Unemployment in France has reached third-quarter levels not seen in well over a decade. President Francois Hollande is facing an uphill battle to reverse the trend, with youth joblessness a particular concern.
France's unemployment rate climbed to 10.3 percent in the third quarter of 2012, the highest level logged since the same quarter in 1999, the national statistics office INSEE reported on Thursday.
In a quarter-on-quarter comparison, joblessness rose only by a marginal 0.1 percent, bringing the total number of people out of work to 2.83 million.
Youth unemployment climbed more markedly, with the jobless rate among under-25's soaring to 24.9 percent in the third quarter, up from 23.6 percent in the previous three months. INSEE said there were now 671,000 jobless youths in mainland France in line with measurement criteria of the International Labor Organization (ILO).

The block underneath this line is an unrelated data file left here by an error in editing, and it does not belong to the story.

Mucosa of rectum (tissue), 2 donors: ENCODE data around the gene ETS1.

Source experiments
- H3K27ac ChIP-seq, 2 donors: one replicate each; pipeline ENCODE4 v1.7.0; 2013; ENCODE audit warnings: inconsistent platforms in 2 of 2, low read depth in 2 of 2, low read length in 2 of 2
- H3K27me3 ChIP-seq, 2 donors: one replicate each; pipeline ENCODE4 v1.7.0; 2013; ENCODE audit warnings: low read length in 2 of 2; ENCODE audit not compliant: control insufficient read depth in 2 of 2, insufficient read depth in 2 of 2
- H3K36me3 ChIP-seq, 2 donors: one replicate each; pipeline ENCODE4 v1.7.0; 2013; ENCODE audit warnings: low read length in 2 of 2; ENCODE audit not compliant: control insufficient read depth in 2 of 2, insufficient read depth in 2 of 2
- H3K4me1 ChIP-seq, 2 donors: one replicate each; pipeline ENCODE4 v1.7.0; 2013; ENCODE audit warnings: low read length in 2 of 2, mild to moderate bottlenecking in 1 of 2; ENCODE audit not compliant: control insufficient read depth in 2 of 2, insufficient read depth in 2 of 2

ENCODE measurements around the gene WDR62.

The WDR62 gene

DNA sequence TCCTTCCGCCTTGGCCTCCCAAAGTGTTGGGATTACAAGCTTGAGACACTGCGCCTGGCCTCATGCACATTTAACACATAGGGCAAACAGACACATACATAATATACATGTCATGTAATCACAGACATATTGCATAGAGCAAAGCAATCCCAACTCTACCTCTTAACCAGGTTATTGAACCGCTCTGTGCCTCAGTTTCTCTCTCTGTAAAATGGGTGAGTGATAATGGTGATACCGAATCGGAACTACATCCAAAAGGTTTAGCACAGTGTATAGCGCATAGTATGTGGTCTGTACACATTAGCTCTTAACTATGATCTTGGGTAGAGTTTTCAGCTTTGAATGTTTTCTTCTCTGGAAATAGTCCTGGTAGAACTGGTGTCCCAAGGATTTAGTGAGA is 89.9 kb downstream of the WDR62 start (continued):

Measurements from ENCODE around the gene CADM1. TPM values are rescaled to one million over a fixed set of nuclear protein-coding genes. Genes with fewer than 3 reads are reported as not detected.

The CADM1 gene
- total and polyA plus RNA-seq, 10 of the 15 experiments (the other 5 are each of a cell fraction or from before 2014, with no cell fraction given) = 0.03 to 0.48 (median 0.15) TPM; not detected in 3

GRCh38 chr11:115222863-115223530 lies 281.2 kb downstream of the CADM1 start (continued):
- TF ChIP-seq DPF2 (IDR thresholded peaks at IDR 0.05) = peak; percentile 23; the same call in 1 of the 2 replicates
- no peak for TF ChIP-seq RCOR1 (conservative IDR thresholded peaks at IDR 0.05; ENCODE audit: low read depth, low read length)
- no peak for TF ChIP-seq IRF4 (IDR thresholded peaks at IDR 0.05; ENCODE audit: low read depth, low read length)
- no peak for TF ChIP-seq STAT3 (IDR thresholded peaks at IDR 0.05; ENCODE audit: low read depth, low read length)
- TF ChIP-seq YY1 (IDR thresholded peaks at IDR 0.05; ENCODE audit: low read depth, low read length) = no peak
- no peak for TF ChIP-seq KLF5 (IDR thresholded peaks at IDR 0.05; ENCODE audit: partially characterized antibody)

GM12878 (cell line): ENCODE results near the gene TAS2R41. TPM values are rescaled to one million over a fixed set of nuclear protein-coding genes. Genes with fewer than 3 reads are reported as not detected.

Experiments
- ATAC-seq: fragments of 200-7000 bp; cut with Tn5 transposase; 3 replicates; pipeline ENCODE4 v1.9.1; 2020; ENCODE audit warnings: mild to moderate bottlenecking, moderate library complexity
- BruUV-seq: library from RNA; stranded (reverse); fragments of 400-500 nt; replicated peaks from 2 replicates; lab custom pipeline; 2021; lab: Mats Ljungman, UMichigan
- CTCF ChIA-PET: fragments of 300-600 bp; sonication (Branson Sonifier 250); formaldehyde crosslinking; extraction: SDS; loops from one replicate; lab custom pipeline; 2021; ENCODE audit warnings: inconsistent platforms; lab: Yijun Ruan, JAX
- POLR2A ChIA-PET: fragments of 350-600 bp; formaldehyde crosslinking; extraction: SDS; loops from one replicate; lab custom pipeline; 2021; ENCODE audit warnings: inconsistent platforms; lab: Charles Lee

Slow impact of reforms
Socialist President Francois Hollande warned that unemployment was likely to rise for yet another year, before the effects of labor market reforms were felt.
But with the eurozone's sovereign debt crisis showing little sign of abating, Hollande's election promise to reverse the current job market trend could be difficult to realize even in the medium term.
Paris is under pressure from voters and unions to combat massive job cuts across all main industries. Curbing public spending and raising taxes to help slash debt has increased France's creditworthiness on financial markets with borrowing costs dropping noticeably, but the situation on the labor market continues to deteriorate, as Thursday's figures showed.
hg/msh (dpa, Reuters)